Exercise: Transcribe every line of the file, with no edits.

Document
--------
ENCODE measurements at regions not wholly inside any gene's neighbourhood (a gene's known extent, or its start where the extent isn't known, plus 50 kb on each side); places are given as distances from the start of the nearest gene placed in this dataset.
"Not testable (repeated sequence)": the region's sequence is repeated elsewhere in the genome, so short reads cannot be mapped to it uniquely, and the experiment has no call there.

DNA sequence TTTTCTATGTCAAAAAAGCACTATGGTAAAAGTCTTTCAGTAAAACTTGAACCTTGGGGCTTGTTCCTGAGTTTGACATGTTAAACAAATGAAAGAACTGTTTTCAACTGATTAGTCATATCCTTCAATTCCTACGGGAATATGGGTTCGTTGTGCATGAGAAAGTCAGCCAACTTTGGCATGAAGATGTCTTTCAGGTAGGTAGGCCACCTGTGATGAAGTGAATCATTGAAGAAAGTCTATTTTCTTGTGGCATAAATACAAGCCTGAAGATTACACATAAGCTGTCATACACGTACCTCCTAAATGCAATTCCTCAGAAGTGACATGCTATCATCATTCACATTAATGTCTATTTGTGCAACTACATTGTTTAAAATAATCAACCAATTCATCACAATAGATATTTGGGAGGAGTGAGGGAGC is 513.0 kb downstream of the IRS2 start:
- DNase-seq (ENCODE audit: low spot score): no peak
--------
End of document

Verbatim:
ENCODE measurements at regions not wholly inside any gene's neighbourhood (a gene's known extent, or its start where the extent isn't known, plus 50 kb on each side); places are given as distances from the start of the nearest gene placed in this dataset.
"Not testable (repeated sequence)": the region's sequence is repeated elsewhere in the genome, so short reads cannot be mapped to it uniquely, and the experiment has no call there.

DNA sequence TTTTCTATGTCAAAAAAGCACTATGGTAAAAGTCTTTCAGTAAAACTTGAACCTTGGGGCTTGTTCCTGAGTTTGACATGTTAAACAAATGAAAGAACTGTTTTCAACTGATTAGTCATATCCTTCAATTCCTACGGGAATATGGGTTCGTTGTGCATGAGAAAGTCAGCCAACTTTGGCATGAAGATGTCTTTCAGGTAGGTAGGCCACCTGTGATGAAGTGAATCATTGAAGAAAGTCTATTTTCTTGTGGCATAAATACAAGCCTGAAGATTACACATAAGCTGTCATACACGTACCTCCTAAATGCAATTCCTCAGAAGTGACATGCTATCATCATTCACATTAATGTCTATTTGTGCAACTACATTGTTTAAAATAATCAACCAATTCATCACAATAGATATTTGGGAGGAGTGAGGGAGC is 513.0 kb downstream of the IRS2 start:
- DNase-seq (ENCODE audit: low spot score): no peak